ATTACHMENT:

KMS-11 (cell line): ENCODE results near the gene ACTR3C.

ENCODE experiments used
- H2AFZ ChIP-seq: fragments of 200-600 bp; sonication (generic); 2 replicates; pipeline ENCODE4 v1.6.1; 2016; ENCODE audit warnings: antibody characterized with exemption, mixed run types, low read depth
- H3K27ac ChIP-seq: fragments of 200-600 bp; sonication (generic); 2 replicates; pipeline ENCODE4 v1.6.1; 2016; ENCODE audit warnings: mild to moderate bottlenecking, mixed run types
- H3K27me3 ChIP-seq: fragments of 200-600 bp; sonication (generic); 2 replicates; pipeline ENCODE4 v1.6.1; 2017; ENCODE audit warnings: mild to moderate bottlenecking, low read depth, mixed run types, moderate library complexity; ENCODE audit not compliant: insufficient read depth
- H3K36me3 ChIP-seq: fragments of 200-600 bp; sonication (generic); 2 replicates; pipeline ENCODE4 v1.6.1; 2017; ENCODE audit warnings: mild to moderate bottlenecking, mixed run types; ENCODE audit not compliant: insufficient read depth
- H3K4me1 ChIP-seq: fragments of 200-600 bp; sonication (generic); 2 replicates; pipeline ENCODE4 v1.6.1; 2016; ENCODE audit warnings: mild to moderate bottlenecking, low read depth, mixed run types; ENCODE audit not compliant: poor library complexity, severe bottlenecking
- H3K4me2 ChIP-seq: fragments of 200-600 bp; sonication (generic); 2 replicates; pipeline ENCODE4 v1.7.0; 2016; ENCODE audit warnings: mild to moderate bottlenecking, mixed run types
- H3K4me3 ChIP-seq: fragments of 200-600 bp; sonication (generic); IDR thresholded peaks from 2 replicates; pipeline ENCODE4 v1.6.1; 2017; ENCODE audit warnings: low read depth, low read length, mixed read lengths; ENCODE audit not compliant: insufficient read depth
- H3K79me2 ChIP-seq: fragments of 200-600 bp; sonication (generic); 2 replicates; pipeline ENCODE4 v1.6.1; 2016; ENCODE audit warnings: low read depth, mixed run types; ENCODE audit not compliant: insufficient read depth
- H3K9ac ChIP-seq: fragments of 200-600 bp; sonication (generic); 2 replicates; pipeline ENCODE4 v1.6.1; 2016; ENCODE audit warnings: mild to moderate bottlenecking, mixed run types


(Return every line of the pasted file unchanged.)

KMS-11 (cell line): ENCODE results near the gene ACTR3C.

ENCODE experiments used
- H2AFZ ChIP-seq: fragments of 200-600 bp; sonication (generic); 2 replicates; pipeline ENCODE4 v1.6.1; 2016; ENCODE audit warnings: antibody characterized with exemption, mixed run types, low read depth
- H3K27ac ChIP-seq: fragments of 200-600 bp; sonication (generic); 2 replicates; pipeline ENCODE4 v1.6.1; 2016; ENCODE audit warnings: mild to moderate bottlenecking, mixed run types
- H3K27me3 ChIP-seq: fragments of 200-600 bp; sonication (generic); 2 replicates; pipeline ENCODE4 v1.6.1; 2017; ENCODE audit warnings: mild to moderate bottlenecking, low read depth, mixed run types, moderate library complexity; ENCODE audit not compliant: insufficient read depth
- H3K36me3 ChIP-seq: fragments of 200-600 bp; sonication (generic); 2 replicates; pipeline ENCODE4 v1.6.1; 2017; ENCODE audit warnings: mild to moderate bottlenecking, mixed run types; ENCODE audit not compliant: insufficient read depth
- H3K4me1 ChIP-seq: fragments of 200-600 bp; sonication (generic); 2 replicates; pipeline ENCODE4 v1.6.1; 2016; ENCODE audit warnings: mild to moderate bottlenecking, low read depth, mixed run types; ENCODE audit not compliant: poor library complexity, severe bottlenecking
- H3K4me2 ChIP-seq: fragments of 200-600 bp; sonication (generic); 2 replicates; pipeline ENCODE4 v1.7.0; 2016; ENCODE audit warnings: mild to moderate bottlenecking, mixed run types
- H3K4me3 ChIP-seq: fragments of 200-600 bp; sonication (generic); IDR thresholded peaks from 2 replicates; pipeline ENCODE4 v1.6.1; 2017; ENCODE audit warnings: low read depth, low read length, mixed read lengths; ENCODE audit not compliant: insufficient read depth
- H3K79me2 ChIP-seq: fragments of 200-600 bp; sonication (generic); 2 replicates; pipeline ENCODE4 v1.6.1; 2016; ENCODE audit warnings: low read depth, mixed run types; ENCODE audit not compliant: insufficient read depth
- H3K9ac ChIP-seq: fragments of 200-600 bp; sonication (generic); 2 replicates; pipeline ENCODE4 v1.6.1; 2016; ENCODE audit warnings: mild to moderate bottlenecking, mixed run types